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Birch Bark Lodge

• Credit: Lindner Media
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Birch Bark Lodge

Fantastic walleye and trophy northern pike fishing on Wigwascence Lake

Although Birch Bark Lodge may be remote, it isn’t lacking in amenities and incredible personalized service.

Are you looking for a remote destination? Northwestern Ontario’s Birch Bark Lodge is the place, a slice of heaven located on Wigwascence Lake, 70 miles north of Pickle Lake, Ontario—and far beyond where the paved road ends. In fact, the nearest town is a native village some 50 air miles away.

Part of the 250-mile Pinemuta River system, Wigwascence Lake is 7.5 miles long with numerous islands and bays offering endless fantastic walleye and trophy pike fishing, as well as amazing moose hunting. 

Although Birch Bark Lodge may be remote, it isn’t lacking in amenities and incredible personalized service. Birch Bark Lodge operators Mike and Kim Pierson treat visitors like long-lost family, catering to those looking for a truly memorable fishing and hunting retreat.

The two-cabin operation is intimate, keeping the focus on the remote wilderness experience—the surroundings are pristine, exactly the way they were thousands of years ago. The main lodge is a perfect place to relax after a day of great fishing or hunting. Sit on the deck overlooking the peaceful lake, then enjoy home-cooked meals that will help you forget the stresses of life. 

Mike and Kim can accommodate small to large groups. Book a trip for 12 and you’ll be the only guests at the lodge! And whether you want to do your own cooking—or leave that to Birch Bark—it’s entirely up to you, with both American and Housekeeping plans available.

waterfront view from cabin

(Photo credit: Lindner Media)

Birch Bark Lodge History

From the 1930s to the 1950s, Birch Bark Lodge was the site of a small native village. The Ojibway people chose the site on Wigwascence Lake because of the abundant fish and moose. But as tourism grew in the province, the villagers populated other areas, and the site became a native-owned and operated tourist fishing camp.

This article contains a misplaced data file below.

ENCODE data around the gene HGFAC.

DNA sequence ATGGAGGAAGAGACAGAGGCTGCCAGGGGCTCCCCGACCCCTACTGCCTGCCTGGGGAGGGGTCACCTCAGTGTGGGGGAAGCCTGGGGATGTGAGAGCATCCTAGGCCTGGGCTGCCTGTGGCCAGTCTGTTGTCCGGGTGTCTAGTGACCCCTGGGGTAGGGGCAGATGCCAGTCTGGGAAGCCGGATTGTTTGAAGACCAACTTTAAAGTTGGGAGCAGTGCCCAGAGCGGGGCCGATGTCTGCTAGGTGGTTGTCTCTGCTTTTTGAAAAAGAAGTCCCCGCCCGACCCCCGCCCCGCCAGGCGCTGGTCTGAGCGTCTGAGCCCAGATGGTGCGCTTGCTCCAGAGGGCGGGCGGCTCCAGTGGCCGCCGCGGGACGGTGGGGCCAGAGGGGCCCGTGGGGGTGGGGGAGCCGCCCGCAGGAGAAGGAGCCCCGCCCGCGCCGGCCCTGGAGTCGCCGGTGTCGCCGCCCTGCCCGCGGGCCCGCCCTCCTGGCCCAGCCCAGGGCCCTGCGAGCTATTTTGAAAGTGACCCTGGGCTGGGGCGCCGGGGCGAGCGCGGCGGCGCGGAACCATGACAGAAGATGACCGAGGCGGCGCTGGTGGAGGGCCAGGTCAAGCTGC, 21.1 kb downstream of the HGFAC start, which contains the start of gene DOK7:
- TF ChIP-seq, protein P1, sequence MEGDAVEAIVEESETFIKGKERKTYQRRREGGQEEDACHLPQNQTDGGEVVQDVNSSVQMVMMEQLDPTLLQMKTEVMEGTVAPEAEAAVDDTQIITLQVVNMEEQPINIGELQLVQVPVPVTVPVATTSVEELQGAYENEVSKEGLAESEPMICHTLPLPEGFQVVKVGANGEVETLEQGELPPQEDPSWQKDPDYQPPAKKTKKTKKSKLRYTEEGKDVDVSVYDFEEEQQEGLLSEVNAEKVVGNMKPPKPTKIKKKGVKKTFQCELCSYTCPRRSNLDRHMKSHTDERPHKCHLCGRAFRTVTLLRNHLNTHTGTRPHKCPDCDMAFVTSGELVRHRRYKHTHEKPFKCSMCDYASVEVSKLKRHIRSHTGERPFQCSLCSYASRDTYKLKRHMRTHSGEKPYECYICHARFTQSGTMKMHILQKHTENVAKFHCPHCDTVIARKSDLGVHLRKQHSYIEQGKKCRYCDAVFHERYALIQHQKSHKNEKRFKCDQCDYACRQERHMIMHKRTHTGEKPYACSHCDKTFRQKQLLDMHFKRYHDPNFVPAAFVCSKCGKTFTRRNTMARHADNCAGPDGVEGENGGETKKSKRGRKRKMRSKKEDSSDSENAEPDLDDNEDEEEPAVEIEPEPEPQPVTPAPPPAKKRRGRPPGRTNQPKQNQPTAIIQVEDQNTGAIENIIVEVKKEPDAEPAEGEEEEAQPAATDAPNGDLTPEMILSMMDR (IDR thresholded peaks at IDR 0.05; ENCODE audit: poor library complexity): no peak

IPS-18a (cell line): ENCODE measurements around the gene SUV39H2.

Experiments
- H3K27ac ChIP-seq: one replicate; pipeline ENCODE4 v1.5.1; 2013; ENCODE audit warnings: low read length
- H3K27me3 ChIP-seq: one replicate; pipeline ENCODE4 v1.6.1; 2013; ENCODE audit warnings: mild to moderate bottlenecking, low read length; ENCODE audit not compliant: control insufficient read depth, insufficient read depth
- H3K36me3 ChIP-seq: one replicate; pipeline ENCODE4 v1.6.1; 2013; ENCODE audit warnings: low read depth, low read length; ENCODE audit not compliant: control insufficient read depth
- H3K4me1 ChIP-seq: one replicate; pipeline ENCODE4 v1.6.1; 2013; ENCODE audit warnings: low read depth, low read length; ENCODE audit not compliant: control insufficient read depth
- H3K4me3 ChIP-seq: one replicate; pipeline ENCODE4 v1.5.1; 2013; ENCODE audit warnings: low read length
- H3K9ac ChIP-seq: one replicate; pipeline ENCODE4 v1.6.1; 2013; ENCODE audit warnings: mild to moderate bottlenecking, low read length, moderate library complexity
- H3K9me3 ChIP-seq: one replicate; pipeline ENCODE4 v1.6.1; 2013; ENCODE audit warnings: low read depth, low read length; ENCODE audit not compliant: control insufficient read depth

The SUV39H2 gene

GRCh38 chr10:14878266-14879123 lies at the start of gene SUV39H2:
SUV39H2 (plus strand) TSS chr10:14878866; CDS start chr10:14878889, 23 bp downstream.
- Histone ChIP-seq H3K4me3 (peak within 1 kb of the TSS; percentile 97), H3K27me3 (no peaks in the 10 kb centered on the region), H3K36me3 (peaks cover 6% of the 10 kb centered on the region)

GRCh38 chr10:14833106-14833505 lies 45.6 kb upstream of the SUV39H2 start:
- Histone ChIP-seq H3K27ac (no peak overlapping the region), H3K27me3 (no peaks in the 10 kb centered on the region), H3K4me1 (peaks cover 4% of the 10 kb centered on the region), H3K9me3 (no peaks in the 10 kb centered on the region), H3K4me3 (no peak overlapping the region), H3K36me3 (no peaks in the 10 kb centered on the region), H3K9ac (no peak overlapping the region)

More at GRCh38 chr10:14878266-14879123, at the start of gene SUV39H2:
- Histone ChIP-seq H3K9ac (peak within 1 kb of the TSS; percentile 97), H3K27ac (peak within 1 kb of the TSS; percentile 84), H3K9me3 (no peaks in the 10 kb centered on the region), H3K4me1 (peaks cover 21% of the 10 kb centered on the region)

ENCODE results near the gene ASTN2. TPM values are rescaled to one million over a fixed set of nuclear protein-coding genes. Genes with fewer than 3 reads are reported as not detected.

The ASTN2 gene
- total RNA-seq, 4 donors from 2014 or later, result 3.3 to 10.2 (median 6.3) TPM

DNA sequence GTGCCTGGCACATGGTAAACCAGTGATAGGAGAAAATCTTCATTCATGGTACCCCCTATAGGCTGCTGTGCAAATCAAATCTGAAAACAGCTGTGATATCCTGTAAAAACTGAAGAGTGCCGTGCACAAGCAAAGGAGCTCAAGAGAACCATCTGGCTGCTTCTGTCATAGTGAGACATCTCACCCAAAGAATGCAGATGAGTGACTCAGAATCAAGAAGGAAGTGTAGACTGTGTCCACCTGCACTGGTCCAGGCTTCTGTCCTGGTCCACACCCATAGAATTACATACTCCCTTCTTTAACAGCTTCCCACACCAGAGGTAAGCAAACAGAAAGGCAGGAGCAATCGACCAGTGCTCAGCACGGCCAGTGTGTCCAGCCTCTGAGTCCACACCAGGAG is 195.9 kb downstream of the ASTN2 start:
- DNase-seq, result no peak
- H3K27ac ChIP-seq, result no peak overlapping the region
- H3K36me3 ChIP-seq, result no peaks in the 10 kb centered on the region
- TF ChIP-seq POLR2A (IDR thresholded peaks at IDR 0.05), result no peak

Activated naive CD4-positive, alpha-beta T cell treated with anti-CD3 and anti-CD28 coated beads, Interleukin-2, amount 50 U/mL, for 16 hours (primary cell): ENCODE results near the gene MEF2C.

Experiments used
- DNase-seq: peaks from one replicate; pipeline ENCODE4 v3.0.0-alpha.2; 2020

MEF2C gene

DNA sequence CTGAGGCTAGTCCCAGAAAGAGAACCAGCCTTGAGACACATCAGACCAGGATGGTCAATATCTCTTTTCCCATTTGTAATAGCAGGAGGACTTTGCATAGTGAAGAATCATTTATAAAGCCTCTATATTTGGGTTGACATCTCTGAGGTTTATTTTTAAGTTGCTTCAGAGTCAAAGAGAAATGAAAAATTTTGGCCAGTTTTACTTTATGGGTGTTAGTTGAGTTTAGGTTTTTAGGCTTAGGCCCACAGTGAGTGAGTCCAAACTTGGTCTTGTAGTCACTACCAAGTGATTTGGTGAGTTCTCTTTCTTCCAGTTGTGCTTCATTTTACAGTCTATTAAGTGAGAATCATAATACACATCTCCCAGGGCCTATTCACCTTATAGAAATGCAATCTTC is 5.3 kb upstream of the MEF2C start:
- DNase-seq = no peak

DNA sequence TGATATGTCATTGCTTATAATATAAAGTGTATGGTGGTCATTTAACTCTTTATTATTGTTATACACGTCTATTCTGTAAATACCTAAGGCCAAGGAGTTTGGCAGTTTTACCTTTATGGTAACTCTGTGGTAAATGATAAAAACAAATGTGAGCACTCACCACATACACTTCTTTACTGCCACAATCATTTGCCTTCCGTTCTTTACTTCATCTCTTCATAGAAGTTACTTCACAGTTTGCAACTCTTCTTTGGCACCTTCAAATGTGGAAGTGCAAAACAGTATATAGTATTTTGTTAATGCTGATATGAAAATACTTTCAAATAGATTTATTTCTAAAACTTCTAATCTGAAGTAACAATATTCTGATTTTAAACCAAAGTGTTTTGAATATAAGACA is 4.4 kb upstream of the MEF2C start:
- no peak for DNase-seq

Decades later, Mike and Kim bought the lodge from a company called Canoe Frontiers, who owned it for a short time but rarely used the place. Canoe Frontiers’ main business was strapping canoes to floatplanes, offering guests 14- to 21-day canoe trips ending at Hudson Bay.

At the time of Mike and Kim’s purchase, the lodge didn’t have a name so Kim did some research, learning that “Wigwascense” translates to 'birch bark' or 'birch tree' from Ojibway. The name stuck, and Mike and Kim set about updating Birch Bark Lodge, its cabins, and infrastructure. They are now going into their fourth year of operation.

Moose Hunting

Lacking any competition from other hunters or lodges, the Birch Bark Lodge moose hunting experience is a total escape to the secluded wilderness. Just bring your gear, weapon of choice, and spend a week chasing the trophy of a lifetime! What you’ll experience is a hunt unlike most. Due to extremely thick-wooded terrain that’s practically un-huntable by foot, most guests hunt exclusively by boat, as I did on my trip. This kind of hunt is really exciting, as you navigate and glass miles and miles of Lake Wigwascense’s shoreline, islands, and river and creek edges, trying to catch moose coming to water. Part of the program is stopping in prime moose-looking areas to give rutting moose a cow or bull call. The goal, of course, is to get them to call back and convince them to come running. The hopes of an emerging giant from every dark clump of brush and river corner keeps your adrenaline on high alert and heart pumping all day!

World-Class Fishing

A great bonus to moose hunting on such prime fishing water is throwing a couple of rods in the boat. Where else can you look for moose and reel in walleye after walleye? We took a couple of hours on one of our hunting days to pull crankbaits and catch enough walleyes for dinner—an extremely fun bonus on this trip!


(Photo credit: Lindner Media)

I had the opportunity to get owner Kim Pierson out of the lodge to have a little fishing competition. I learned quickly that Kim was more than a little competitive when it comes to fishing (Mike did warn me...LOL). Let’s just say I met my match. Luckily, the walleye fishing was fast-paced and we literally caught our dinner in 10 minutes. We had a blast sharing lots of laughs, catching walleyes with different techniques—even catching them on big pike crankbaits! Wigwascense walleye are HUNGRY!!

walleye stringer

(Photo credit: Lindner Media)

If you would rather target big pike, anglers have the chance to boat multiple 40-plus-inch pike during their stay. Pitching or trolling big crankbaits, spinners or spoons are all great ways to entice these toothy giants. But be prepared when you’re walleye fishing too because these hungry ‘gators are mixed in! I found this to be true on multiple occasions. 

northern pike

(Photo credit: Lindner Media)

This wasn’t my first trip to Birch Bark Lodge and definitely won’t be my last. I became good friends with Mike and Kim Pierson during my first visit, which is why most of their guests become repeat customers, returning year after year.

birch bark lodge dock

(Photo credit: Lindner Media)

For more information on Birch Bark Lodge, please visit: www.birchbarklodge.com

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